The tornado death toll this year has been unprecedented, the greatest since 1953. So the public and the media have been asking, are the tornadoes simply more violent this year? This analysis should shed some light on the issue.
Update (6/1/11): One of the tornadoes from May 24th has been upgraded to an EF5, and this post has been edited accordingly. Further updates are possible after evaluation of today’s MA tornadoes.
For this (E)F3 and greater tornadoes will be considered “violent”. The traditional (E)F4/5 criteria have great variability due to the evolution of damage surveys, and the inclusion of engineering considerations on damage rankings, so (E)F3 tornadoes have been added to reduce the variability. (E)F0-1 tornadoes were underreported until the 70’s, so the violent tornado count was used in place of the total tornado count. (E)F2 tornadoes were not deemed to be sufficiently violent to be included in the analysis.
The following data were compiled from the Storm Prediction Center’s Annual Tornado Maps and then plotted on Excel. The number of (E)F3+ tornadoes is shown above each data point; a 7-year moving average plot is also shown. 2011 data is from Wikipedia. 2010-2011 data are preliminary and subject to change. Specific dates cited are 12Z-12Z (SPC) days, chart years run from midnight-midnight EST.
The average and standard deviation from 1950-2010, as shown in the chart, are 45.7 and 21.4 (E)F3+ tornadoes, respectively. Despite the inclusion of (E)F3 tornadoes, the data still exhibits high uncertainty and oscillation before the 1970s. A more steady average and standard deviation calculation between 1975-2010, after Fujita had devised and tested his scale, yields 38.1 and 14.3 tornadoes, respectively. This more recent count excludes the anomalous Palm Sunday (1965) and Super Outbreak (1974) events.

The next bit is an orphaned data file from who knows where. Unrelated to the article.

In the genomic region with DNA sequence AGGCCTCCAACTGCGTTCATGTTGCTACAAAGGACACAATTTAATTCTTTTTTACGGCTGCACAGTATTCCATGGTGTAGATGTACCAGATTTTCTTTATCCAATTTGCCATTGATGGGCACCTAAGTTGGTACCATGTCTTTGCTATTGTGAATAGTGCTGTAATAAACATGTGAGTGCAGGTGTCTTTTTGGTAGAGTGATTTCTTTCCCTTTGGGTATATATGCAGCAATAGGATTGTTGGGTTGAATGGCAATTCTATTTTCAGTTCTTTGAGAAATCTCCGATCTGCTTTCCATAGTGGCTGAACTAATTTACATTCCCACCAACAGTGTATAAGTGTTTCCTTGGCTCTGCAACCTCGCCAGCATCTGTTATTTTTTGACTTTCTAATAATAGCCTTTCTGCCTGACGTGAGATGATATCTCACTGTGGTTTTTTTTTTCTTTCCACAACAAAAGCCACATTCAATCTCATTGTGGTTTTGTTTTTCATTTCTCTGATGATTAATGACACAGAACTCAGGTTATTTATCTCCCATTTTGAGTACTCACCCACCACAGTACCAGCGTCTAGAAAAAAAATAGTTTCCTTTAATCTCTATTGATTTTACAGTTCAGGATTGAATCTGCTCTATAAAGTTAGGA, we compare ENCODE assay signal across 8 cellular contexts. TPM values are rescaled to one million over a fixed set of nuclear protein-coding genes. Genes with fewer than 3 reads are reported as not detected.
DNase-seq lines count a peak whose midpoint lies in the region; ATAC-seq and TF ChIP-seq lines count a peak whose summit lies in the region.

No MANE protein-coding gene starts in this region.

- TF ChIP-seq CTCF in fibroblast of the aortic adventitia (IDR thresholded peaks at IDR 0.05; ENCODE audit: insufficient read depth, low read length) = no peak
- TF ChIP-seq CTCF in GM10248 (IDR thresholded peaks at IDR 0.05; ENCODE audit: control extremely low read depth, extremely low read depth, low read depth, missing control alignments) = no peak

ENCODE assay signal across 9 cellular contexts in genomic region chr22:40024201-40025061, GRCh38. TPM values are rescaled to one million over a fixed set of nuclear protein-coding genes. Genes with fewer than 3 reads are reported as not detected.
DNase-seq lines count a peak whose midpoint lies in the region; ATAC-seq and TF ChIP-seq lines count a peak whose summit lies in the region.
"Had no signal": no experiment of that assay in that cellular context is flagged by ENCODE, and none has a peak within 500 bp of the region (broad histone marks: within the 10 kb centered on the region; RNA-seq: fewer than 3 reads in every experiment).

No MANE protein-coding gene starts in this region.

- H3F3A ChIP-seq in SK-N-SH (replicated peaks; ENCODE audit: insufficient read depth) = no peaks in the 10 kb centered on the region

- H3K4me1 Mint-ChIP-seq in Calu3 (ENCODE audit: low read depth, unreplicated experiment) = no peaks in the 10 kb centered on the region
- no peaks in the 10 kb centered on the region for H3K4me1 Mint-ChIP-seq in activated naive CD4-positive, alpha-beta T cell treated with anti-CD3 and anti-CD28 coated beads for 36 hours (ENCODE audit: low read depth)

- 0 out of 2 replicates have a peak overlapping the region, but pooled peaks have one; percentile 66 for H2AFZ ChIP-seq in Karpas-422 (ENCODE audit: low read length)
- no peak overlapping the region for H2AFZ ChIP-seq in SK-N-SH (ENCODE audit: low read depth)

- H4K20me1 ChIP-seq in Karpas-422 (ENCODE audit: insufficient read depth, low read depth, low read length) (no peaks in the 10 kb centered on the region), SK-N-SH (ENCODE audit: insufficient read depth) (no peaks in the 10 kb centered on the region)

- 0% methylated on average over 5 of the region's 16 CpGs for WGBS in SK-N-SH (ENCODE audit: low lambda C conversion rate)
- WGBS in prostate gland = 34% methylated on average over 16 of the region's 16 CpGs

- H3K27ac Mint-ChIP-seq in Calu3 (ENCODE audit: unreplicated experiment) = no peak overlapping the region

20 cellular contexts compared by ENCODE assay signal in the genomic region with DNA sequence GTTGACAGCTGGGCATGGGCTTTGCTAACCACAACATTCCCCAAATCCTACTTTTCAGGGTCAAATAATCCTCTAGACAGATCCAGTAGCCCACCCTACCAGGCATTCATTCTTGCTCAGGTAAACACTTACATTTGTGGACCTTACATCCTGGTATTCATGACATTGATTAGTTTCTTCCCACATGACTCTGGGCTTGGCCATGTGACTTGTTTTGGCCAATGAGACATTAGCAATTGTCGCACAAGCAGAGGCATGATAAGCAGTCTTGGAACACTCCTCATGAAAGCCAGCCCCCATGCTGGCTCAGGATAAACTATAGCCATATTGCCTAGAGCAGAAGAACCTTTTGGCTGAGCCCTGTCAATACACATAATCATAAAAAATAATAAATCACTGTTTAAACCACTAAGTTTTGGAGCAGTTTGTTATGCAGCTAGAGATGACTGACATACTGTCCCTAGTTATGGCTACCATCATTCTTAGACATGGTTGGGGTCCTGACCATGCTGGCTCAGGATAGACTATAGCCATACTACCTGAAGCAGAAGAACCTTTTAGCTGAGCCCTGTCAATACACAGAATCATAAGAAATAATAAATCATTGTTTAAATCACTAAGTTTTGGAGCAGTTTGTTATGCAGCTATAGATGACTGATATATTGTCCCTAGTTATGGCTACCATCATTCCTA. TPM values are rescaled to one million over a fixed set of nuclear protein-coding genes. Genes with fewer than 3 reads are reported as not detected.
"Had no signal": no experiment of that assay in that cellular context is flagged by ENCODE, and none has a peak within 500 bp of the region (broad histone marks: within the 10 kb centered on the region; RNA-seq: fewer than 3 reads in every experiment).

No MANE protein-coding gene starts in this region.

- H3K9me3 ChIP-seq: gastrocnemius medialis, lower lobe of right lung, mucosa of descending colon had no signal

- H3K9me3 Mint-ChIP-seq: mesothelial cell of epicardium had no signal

From the data, 2011 already appears to be the most violent year since 1974. In the first five months, the 73 EF3+ tornadoes has been the highest since 1974, and has already ranked fifth among years since 1950, after 1974 (131), 1961/1957 (98), 1973 (85), and 1971 (82). The five EF5s (not shown) is ranked second, after 1974 (7), and tied with 1953; the 17 EF4s (also not shown) is ranked fifth, after 1965 (30), 1974 (29), 1957 (23), and 1952 (18). The violent tornado count to date in 2011 is 1.3 standard deviations above the annual 1950-2010 mean, and nearly 2.5 standard deviations above the 1975-2010 mean. 30 of the EF3+ tornadoes were spawned on one day, April 27th, which by itself is a large fraction of the mean. However, even excluding April 27th, the violent tornado count from January-May is running above the total annual mean.
In summary, this tornado season has indeed been a very violent one – the most since 1974 by many metrics, and highly ranked even considering the pre-Doppler radar era, when tornadoes were more commonly given a higher rating. It should be no surprise that given the higher population exposed to these violent tornadoes, more fatalities have been occurring this year than has been observed since the 1950s.